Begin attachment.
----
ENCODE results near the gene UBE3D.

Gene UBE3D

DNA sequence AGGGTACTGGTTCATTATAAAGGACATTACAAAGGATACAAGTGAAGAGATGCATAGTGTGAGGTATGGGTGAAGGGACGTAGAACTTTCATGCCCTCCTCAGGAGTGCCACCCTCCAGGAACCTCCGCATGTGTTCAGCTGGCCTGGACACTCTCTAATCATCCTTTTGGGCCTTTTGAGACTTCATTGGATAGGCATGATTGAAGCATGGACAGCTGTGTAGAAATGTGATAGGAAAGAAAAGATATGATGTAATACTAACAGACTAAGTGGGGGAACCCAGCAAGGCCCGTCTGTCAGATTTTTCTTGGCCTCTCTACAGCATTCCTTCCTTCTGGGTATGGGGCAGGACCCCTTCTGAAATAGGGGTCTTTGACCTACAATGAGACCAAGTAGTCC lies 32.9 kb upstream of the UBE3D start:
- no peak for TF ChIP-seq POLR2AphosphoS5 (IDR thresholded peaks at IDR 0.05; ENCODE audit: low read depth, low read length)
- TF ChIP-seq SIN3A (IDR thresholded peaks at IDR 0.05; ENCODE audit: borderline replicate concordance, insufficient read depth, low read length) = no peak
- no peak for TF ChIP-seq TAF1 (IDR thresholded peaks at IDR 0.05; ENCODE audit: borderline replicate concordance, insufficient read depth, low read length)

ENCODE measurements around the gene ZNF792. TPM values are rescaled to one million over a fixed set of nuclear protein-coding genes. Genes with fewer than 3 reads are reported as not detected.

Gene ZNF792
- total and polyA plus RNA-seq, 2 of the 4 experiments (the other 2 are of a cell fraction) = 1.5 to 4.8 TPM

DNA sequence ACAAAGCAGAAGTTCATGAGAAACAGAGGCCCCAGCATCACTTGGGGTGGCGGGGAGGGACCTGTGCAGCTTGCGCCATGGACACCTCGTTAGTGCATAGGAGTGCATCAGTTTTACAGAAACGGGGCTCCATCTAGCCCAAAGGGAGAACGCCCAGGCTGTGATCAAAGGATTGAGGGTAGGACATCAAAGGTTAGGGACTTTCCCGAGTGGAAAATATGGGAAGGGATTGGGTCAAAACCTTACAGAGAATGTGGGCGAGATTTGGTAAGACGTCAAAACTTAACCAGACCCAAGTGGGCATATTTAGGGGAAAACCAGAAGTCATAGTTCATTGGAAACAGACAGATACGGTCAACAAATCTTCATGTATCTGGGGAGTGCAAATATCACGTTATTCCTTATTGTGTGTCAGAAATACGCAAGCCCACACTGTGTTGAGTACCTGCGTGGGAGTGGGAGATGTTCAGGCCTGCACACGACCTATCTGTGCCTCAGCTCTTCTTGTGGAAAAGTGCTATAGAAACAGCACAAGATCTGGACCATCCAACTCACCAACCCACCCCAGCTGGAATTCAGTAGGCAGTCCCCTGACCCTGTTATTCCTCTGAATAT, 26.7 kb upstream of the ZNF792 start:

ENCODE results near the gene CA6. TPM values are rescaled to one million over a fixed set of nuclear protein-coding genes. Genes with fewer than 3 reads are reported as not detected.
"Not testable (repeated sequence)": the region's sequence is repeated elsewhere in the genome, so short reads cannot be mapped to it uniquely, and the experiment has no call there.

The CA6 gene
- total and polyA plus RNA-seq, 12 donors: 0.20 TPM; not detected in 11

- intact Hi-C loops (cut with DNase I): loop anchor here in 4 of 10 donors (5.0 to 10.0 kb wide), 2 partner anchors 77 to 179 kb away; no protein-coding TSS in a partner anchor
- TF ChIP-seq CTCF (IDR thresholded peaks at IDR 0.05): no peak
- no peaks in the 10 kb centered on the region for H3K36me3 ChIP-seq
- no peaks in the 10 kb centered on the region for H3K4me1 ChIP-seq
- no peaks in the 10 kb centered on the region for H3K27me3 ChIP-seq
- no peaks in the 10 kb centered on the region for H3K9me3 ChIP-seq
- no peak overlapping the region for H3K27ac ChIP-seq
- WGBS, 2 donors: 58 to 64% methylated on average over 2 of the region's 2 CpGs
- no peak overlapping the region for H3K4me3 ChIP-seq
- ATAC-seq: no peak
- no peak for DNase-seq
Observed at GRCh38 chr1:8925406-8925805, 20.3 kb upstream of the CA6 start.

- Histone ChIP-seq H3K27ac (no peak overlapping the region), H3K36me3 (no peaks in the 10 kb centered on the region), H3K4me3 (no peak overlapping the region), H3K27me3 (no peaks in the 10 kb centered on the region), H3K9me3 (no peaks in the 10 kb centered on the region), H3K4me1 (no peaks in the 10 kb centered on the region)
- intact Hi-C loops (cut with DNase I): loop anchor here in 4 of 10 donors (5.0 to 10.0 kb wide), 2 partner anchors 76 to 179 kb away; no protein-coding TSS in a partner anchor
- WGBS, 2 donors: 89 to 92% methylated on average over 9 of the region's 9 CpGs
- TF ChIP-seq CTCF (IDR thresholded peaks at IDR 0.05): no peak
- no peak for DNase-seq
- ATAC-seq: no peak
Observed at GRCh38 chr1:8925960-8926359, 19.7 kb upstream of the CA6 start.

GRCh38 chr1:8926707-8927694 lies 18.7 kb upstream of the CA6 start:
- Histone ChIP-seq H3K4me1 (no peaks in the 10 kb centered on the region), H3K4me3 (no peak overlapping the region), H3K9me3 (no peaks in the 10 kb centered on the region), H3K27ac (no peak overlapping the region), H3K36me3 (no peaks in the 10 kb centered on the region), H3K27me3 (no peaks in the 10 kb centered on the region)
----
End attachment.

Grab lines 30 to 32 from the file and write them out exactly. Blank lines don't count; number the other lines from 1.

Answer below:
- TF ChIP-seq CTCF (IDR thresholded peaks at IDR 0.05): no peak
- no peak for DNase-seq
- ATAC-seq: no peak